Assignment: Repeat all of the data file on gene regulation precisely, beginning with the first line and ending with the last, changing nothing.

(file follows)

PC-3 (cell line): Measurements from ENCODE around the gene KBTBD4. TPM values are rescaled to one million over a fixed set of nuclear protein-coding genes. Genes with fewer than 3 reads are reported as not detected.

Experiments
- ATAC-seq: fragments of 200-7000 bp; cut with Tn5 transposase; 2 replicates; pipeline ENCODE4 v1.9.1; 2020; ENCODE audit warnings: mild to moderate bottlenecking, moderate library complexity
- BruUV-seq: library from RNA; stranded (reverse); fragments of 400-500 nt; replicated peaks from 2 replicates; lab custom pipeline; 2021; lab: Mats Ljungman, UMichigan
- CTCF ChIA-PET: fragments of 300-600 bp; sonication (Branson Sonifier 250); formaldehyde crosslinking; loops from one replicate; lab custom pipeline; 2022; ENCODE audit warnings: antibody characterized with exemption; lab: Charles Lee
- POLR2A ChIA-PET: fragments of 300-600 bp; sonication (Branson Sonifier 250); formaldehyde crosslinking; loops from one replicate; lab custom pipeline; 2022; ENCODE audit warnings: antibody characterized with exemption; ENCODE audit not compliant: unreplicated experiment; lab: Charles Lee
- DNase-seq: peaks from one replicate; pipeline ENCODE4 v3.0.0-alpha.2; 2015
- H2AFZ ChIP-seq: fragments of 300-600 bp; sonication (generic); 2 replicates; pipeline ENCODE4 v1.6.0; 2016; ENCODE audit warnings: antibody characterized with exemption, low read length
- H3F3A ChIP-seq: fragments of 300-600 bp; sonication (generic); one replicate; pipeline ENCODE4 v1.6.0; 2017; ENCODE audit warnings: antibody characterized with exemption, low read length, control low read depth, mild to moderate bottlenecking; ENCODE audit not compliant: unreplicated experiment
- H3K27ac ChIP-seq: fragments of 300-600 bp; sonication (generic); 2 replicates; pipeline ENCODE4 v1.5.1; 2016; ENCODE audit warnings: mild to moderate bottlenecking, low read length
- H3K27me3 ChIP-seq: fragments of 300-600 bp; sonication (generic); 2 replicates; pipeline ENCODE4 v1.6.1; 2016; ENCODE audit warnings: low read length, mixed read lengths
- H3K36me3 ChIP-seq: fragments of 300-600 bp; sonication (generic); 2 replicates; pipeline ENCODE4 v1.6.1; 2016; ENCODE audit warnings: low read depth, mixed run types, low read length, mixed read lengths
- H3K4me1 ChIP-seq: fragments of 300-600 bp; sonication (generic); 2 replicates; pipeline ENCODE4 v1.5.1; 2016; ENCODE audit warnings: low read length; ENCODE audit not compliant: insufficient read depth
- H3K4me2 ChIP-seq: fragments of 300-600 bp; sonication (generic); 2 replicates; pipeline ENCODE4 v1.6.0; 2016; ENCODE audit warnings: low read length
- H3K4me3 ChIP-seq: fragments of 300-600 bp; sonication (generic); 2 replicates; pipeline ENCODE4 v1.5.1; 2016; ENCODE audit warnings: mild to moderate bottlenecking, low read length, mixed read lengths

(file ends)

PC-3 (cell line): Measurements from ENCODE around the gene KBTBD4. TPM values are rescaled to one million over a fixed set of nuclear protein-coding genes. Genes with fewer than 3 reads are reported as not detected.

Experiments
- ATAC-seq: fragments of 200-7000 bp; cut with Tn5 transposase; 2 replicates; pipeline ENCODE4 v1.9.1; 2020; ENCODE audit warnings: mild to moderate bottlenecking, moderate library complexity
- BruUV-seq: library from RNA; stranded (reverse); fragments of 400-500 nt; replicated peaks from 2 replicates; lab custom pipeline; 2021; lab: Mats Ljungman, UMichigan
- CTCF ChIA-PET: fragments of 300-600 bp; sonication (Branson Sonifier 250); formaldehyde crosslinking; loops from one replicate; lab custom pipeline; 2022; ENCODE audit warnings: antibody characterized with exemption; lab: Charles Lee
- POLR2A ChIA-PET: fragments of 300-600 bp; sonication (Branson Sonifier 250); formaldehyde crosslinking; loops from one replicate; lab custom pipeline; 2022; ENCODE audit warnings: antibody characterized with exemption; ENCODE audit not compliant: unreplicated experiment; lab: Charles Lee
- DNase-seq: peaks from one replicate; pipeline ENCODE4 v3.0.0-alpha.2; 2015
- H2AFZ ChIP-seq: fragments of 300-600 bp; sonication (generic); 2 replicates; pipeline ENCODE4 v1.6.0; 2016; ENCODE audit warnings: antibody characterized with exemption, low read length
- H3F3A ChIP-seq: fragments of 300-600 bp; sonication (generic); one replicate; pipeline ENCODE4 v1.6.0; 2017; ENCODE audit warnings: antibody characterized with exemption, low read length, control low read depth, mild to moderate bottlenecking; ENCODE audit not compliant: unreplicated experiment
- H3K27ac ChIP-seq: fragments of 300-600 bp; sonication (generic); 2 replicates; pipeline ENCODE4 v1.5.1; 2016; ENCODE audit warnings: mild to moderate bottlenecking, low read length
- H3K27me3 ChIP-seq: fragments of 300-600 bp; sonication (generic); 2 replicates; pipeline ENCODE4 v1.6.1; 2016; ENCODE audit warnings: low read length, mixed read lengths
- H3K36me3 ChIP-seq: fragments of 300-600 bp; sonication (generic); 2 replicates; pipeline ENCODE4 v1.6.1; 2016; ENCODE audit warnings: low read depth, mixed run types, low read length, mixed read lengths
- H3K4me1 ChIP-seq: fragments of 300-600 bp; sonication (generic); 2 replicates; pipeline ENCODE4 v1.5.1; 2016; ENCODE audit warnings: low read length; ENCODE audit not compliant: insufficient read depth
- H3K4me2 ChIP-seq: fragments of 300-600 bp; sonication (generic); 2 replicates; pipeline ENCODE4 v1.6.0; 2016; ENCODE audit warnings: low read length
- H3K4me3 ChIP-seq: fragments of 300-600 bp; sonication (generic); 2 replicates; pipeline ENCODE4 v1.5.1; 2016; ENCODE audit warnings: mild to moderate bottlenecking, low read length, mixed read lengths